Eid Activities for Children

by Walter Koh Jun Ren ; Updated October 06, 2017

An Arabic family eating at the dinner table.

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"Eid" is the Arabic word for festivity. There are two important Eids in the Islamic calendar: the smaller Eid al-Fitr and the greater Eid al-Adha. Just as there are different Muslim communities all over the world, there are different ways of celebrating an Eid for children. It is a time of prayer, feasting, gift giving and charity.

Eid al-Fitr

Eid al-Fitr happens at the very end of Ramadan. Fasting is over and symbolized by having a special breakfast, usually accompanied by dates. It is usual for the entire family to attend a special communal prayer held in an open space such as a field, community center or mosque. Activities for children are incorporated into the family celebration.

Eid al-Adha

The central theme of this festival is to remember Abraham's willingness to sacrifice his son. Children receive traditionally white, new clothes on the first day to wear. At the large family parties during this festival, children are entertained by different games such as a traditional calligraphy competition and charades where participants act out scenes from religious texts.

Eid al-Adha Communal Activities

Eid al-Adha starts with a congregational prayer. A special lunch or dinner may be provided at the mosque. Young people can be involved in helping set up and clean up after these events. The local market usually is a center point for festivities, where families go to shop and take part in organized activities, including games for children. There are special Eid fairs and carnivals in many places with dancing, puppeteers, clowns, rides and game booths. Large public celebrations include special concerts or sports competitions.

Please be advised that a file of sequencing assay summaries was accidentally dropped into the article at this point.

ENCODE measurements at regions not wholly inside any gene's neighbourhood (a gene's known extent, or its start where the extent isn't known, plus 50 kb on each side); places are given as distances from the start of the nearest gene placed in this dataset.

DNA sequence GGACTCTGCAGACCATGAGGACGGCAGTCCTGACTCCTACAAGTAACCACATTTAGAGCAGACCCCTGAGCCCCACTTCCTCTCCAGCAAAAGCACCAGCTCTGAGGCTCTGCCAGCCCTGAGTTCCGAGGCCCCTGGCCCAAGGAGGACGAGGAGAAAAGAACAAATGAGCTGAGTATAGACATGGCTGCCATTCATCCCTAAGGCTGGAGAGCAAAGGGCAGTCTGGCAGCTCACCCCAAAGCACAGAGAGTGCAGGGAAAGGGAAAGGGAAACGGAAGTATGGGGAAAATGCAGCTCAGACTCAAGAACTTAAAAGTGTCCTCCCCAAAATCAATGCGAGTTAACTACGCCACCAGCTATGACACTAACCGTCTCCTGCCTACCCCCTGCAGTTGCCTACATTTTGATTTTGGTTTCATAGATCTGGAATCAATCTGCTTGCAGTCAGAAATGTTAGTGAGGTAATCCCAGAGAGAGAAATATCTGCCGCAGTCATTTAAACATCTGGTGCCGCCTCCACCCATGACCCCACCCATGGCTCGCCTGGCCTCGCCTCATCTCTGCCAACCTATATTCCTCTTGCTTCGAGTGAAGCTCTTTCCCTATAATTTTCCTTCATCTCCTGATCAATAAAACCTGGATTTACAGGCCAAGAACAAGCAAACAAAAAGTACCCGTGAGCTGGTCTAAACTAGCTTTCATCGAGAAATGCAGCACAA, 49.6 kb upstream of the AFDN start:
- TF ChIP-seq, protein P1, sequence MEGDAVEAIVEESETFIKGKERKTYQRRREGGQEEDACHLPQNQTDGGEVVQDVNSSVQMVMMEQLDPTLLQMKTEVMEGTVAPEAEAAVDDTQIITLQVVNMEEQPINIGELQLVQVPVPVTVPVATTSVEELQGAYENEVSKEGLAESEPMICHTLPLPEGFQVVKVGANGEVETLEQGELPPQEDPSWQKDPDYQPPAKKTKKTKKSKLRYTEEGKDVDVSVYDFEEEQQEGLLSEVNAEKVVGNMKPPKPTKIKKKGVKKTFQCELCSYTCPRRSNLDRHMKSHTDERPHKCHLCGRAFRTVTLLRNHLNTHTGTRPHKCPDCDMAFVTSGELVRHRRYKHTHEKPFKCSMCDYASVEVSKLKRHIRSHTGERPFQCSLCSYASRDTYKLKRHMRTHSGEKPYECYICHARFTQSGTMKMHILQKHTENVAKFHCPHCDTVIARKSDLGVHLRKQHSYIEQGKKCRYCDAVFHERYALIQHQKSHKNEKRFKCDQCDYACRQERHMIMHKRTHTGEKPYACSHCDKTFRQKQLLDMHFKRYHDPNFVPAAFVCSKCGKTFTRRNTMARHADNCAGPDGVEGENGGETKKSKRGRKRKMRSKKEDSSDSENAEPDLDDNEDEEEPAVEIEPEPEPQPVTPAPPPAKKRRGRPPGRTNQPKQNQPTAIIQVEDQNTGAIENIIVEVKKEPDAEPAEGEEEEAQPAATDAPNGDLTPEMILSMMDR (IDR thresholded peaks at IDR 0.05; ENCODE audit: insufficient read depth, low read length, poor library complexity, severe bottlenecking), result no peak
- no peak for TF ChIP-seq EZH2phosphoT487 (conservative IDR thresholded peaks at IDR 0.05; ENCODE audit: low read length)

Educational Activities

Handmade greeting cards for Eid are a creative way for children to get involved. Kids also could make and decorate paper lanterns. You might do an activity based on the custom of getting henna decorations. Food is a central element of these festivals. Children can help make cookies and wrap them in little packages to give to others. Another theme of these holidays is charity. Encourage children to think of ways they can help others, from donating toys and clothes to organizing a food drive for a food bank.

Photo Credits

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About the Author

Walter Koh Jun Ren completed his B.A. in ancient history and classical studies in 2009. He specializes in anthropological, linguistic and religious history. He started his writing and editing career in 2005 with a series of Chinese history chapters for the China Symposium website and is currently working on his thesis involving the performance of sacred poetry in ancient times.